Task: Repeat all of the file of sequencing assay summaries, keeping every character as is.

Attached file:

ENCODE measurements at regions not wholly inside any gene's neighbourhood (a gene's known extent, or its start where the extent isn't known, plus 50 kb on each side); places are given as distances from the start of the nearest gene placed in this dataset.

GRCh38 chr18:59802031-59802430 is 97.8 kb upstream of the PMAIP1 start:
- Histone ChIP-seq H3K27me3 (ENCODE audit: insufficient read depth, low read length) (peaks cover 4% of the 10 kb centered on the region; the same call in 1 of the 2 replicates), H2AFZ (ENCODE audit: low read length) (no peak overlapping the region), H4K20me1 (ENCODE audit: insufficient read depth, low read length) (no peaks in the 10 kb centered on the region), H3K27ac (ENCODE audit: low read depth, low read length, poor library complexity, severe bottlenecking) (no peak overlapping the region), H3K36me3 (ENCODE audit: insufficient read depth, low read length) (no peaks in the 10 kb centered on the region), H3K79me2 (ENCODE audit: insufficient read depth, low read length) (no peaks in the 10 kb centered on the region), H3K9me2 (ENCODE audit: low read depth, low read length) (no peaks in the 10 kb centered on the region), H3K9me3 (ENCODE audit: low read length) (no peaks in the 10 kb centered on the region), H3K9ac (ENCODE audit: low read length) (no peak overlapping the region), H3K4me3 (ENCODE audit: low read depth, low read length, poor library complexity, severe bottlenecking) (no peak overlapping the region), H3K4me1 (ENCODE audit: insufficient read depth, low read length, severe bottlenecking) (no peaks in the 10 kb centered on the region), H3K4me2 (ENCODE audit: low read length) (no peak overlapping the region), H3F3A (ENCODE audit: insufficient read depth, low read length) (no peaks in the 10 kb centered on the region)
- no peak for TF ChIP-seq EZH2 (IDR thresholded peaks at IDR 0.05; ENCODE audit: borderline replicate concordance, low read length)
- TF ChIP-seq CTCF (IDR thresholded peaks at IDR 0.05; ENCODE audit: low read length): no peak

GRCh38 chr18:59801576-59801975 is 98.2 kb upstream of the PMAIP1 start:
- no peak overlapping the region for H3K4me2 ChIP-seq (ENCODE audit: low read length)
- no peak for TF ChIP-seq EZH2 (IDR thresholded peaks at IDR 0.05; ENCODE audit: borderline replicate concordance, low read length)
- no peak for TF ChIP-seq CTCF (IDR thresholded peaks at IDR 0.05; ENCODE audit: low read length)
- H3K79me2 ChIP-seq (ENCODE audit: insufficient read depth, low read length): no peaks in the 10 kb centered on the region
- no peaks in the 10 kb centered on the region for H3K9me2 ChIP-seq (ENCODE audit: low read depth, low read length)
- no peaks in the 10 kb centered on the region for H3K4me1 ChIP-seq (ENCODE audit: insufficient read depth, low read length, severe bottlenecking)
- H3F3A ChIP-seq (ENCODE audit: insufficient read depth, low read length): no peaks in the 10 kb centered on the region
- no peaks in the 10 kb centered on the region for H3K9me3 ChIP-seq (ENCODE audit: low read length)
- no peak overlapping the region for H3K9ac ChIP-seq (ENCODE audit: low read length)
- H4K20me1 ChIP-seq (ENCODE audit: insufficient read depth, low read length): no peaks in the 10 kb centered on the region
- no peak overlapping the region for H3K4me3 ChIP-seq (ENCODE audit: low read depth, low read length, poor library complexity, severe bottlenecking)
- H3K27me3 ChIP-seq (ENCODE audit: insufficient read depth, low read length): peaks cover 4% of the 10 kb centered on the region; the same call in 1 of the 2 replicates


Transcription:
ENCODE measurements at regions not wholly inside any gene's neighbourhood (a gene's known extent, or its start where the extent isn't known, plus 50 kb on each side); places are given as distances from the start of the nearest gene placed in this dataset.

GRCh38 chr18:59802031-59802430 is 97.8 kb upstream of the PMAIP1 start:
- Histone ChIP-seq H3K27me3 (ENCODE audit: insufficient read depth, low read length) (peaks cover 4% of the 10 kb centered on the region; the same call in 1 of the 2 replicates), H2AFZ (ENCODE audit: low read length) (no peak overlapping the region), H4K20me1 (ENCODE audit: insufficient read depth, low read length) (no peaks in the 10 kb centered on the region), H3K27ac (ENCODE audit: low read depth, low read length, poor library complexity, severe bottlenecking) (no peak overlapping the region), H3K36me3 (ENCODE audit: insufficient read depth, low read length) (no peaks in the 10 kb centered on the region), H3K79me2 (ENCODE audit: insufficient read depth, low read length) (no peaks in the 10 kb centered on the region), H3K9me2 (ENCODE audit: low read depth, low read length) (no peaks in the 10 kb centered on the region), H3K9me3 (ENCODE audit: low read length) (no peaks in the 10 kb centered on the region), H3K9ac (ENCODE audit: low read length) (no peak overlapping the region), H3K4me3 (ENCODE audit: low read depth, low read length, poor library complexity, severe bottlenecking) (no peak overlapping the region), H3K4me1 (ENCODE audit: insufficient read depth, low read length, severe bottlenecking) (no peaks in the 10 kb centered on the region), H3K4me2 (ENCODE audit: low read length) (no peak overlapping the region), H3F3A (ENCODE audit: insufficient read depth, low read length) (no peaks in the 10 kb centered on the region)
- no peak for TF ChIP-seq EZH2 (IDR thresholded peaks at IDR 0.05; ENCODE audit: borderline replicate concordance, low read length)
- TF ChIP-seq CTCF (IDR thresholded peaks at IDR 0.05; ENCODE audit: low read length): no peak

GRCh38 chr18:59801576-59801975 is 98.2 kb upstream of the PMAIP1 start:
- no peak overlapping the region for H3K4me2 ChIP-seq (ENCODE audit: low read length)
- no peak for TF ChIP-seq EZH2 (IDR thresholded peaks at IDR 0.05; ENCODE audit: borderline replicate concordance, low read length)
- no peak for TF ChIP-seq CTCF (IDR thresholded peaks at IDR 0.05; ENCODE audit: low read length)
- H3K79me2 ChIP-seq (ENCODE audit: insufficient read depth, low read length): no peaks in the 10 kb centered on the region
- no peaks in the 10 kb centered on the region for H3K9me2 ChIP-seq (ENCODE audit: low read depth, low read length)
- no peaks in the 10 kb centered on the region for H3K4me1 ChIP-seq (ENCODE audit: insufficient read depth, low read length, severe bottlenecking)
- H3F3A ChIP-seq (ENCODE audit: insufficient read depth, low read length): no peaks in the 10 kb centered on the region
- no peaks in the 10 kb centered on the region for H3K9me3 ChIP-seq (ENCODE audit: low read length)
- no peak overlapping the region for H3K9ac ChIP-seq (ENCODE audit: low read length)
- H4K20me1 ChIP-seq (ENCODE audit: insufficient read depth, low read length): no peaks in the 10 kb centered on the region
- no peak overlapping the region for H3K4me3 ChIP-seq (ENCODE audit: low read depth, low read length, poor library complexity, severe bottlenecking)
- H3K27me3 ChIP-seq (ENCODE audit: insufficient read depth, low read length): peaks cover 4% of the 10 kb centered on the region; the same call in 1 of the 2 replicates